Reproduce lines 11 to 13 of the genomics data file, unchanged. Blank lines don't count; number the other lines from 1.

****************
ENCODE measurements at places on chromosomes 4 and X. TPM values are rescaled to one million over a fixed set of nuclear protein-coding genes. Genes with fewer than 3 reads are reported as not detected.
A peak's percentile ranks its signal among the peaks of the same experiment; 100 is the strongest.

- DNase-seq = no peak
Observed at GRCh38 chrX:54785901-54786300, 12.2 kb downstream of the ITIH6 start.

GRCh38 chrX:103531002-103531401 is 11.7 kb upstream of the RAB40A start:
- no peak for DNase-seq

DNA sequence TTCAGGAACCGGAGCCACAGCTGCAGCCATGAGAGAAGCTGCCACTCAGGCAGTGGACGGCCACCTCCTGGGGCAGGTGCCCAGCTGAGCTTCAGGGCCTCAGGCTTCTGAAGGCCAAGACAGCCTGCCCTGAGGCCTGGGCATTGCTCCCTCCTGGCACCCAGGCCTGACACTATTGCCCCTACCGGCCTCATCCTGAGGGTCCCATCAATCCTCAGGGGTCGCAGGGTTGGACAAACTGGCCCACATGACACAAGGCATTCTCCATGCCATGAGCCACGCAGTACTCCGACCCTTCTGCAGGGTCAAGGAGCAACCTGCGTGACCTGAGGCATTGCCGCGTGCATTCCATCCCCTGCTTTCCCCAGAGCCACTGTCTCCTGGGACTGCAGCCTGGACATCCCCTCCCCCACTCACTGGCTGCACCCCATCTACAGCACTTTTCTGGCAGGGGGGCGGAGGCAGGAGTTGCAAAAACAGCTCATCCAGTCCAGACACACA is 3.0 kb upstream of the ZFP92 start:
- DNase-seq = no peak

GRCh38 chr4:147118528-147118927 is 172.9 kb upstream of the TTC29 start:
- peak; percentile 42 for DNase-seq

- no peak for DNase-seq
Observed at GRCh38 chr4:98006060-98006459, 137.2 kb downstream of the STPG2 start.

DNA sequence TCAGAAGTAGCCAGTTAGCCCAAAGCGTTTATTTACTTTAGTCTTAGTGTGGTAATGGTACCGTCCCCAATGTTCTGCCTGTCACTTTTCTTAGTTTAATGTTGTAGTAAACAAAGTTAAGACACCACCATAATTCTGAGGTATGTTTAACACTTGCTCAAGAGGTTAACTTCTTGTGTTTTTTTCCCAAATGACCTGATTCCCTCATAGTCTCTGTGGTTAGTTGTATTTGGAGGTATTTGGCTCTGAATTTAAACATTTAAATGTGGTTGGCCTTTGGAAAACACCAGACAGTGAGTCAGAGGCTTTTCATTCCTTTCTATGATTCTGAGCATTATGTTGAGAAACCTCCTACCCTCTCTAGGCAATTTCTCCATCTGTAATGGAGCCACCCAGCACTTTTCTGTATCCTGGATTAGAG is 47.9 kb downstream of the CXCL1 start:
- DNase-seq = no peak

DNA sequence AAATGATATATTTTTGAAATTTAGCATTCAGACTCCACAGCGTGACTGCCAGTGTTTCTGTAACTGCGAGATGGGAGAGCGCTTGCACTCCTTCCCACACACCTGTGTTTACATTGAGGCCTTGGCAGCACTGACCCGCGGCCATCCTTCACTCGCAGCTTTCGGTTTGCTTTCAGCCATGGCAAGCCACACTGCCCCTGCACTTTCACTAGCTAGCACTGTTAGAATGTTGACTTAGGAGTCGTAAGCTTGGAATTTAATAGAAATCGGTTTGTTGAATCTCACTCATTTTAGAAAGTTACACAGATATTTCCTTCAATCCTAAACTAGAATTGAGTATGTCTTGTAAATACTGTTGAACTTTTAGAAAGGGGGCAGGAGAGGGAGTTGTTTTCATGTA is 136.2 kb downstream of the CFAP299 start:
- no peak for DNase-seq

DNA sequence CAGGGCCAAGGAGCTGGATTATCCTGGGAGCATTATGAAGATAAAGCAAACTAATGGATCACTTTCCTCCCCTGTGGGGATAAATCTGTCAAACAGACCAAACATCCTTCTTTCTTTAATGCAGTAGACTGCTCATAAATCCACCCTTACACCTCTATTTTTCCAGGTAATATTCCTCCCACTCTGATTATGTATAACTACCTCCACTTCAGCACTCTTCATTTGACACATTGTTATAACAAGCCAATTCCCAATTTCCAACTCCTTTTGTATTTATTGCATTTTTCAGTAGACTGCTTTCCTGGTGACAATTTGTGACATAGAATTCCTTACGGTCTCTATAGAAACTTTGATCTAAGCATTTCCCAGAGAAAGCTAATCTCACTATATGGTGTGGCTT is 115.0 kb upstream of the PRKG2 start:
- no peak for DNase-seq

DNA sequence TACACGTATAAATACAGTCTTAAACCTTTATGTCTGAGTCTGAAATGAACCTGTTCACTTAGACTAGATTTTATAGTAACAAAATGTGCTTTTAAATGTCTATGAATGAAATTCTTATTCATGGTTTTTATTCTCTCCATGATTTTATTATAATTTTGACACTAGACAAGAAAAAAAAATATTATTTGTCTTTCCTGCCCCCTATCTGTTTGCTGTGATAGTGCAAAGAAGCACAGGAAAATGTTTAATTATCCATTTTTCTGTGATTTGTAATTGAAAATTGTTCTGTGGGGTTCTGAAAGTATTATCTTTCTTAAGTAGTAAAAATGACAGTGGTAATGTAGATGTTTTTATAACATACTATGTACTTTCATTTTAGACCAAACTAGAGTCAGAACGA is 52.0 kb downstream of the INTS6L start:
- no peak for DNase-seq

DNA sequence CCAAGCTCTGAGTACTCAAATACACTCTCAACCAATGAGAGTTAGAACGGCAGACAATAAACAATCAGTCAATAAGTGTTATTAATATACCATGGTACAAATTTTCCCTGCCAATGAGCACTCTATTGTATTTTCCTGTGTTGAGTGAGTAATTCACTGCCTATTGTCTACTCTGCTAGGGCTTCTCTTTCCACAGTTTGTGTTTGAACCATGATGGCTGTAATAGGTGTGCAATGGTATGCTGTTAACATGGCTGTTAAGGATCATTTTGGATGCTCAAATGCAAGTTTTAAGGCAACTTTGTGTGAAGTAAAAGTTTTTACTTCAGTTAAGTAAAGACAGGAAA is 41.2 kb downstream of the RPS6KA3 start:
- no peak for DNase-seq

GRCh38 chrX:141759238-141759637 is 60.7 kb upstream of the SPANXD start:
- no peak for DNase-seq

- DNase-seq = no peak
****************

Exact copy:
- no peak for DNase-seq
Observed at GRCh38 chr4:98006060-98006459, 137.2 kb downstream of the STPG2 start.

DNA sequence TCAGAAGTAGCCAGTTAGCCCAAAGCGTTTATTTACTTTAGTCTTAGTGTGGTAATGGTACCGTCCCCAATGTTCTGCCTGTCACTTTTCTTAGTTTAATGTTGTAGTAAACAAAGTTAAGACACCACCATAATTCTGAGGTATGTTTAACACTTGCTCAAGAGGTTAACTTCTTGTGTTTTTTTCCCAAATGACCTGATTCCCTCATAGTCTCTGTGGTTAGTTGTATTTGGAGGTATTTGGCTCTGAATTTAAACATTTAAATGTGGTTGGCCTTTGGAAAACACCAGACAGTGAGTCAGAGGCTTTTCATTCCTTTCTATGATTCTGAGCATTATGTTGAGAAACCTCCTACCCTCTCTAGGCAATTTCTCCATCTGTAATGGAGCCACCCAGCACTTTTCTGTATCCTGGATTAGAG is 47.9 kb downstream of the CXCL1 start: